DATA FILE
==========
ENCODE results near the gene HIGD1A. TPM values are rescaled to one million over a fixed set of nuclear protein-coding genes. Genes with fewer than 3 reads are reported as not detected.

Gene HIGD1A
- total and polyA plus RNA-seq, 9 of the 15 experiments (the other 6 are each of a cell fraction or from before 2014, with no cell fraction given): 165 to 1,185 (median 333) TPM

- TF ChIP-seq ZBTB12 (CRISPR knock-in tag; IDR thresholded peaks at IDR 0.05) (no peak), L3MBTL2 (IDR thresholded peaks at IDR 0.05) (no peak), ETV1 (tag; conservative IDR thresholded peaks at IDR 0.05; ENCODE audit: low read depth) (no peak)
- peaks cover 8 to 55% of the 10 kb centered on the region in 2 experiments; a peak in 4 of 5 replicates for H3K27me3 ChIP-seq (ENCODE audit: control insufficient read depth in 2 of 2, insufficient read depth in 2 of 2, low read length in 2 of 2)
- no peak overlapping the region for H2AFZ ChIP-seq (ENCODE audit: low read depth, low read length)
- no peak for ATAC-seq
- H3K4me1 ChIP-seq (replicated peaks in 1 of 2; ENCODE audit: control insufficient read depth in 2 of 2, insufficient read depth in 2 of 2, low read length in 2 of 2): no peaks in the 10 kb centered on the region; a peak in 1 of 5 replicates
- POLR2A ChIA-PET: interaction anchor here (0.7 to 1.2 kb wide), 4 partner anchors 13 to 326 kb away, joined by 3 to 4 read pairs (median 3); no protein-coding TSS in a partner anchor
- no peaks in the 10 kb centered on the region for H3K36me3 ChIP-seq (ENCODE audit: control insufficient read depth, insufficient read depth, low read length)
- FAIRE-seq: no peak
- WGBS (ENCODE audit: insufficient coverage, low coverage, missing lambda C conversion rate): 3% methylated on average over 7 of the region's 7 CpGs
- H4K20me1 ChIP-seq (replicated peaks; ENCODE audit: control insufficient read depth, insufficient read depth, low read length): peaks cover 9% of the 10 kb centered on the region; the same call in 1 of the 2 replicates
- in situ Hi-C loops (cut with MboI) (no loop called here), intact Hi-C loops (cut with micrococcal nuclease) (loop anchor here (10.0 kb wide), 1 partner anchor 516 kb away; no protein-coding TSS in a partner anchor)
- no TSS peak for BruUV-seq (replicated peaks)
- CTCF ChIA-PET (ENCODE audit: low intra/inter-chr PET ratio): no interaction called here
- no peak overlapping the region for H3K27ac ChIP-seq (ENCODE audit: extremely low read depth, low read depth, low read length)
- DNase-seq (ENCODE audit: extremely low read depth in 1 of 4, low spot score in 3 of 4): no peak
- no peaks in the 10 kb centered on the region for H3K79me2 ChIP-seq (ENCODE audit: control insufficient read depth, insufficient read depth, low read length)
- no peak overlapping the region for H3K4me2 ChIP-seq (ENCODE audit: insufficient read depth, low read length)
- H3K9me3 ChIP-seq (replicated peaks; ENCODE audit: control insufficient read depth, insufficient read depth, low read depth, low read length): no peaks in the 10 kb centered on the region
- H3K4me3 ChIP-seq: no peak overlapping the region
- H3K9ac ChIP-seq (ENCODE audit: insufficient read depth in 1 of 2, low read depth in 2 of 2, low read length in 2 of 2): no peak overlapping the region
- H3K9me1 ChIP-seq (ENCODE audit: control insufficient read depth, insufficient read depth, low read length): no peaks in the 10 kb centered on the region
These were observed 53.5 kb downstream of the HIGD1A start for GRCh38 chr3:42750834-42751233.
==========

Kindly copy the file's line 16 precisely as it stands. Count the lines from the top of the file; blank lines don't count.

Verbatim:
- CTCF ChIA-PET (ENCODE audit: low intra/inter-chr PET ratio): no interaction called here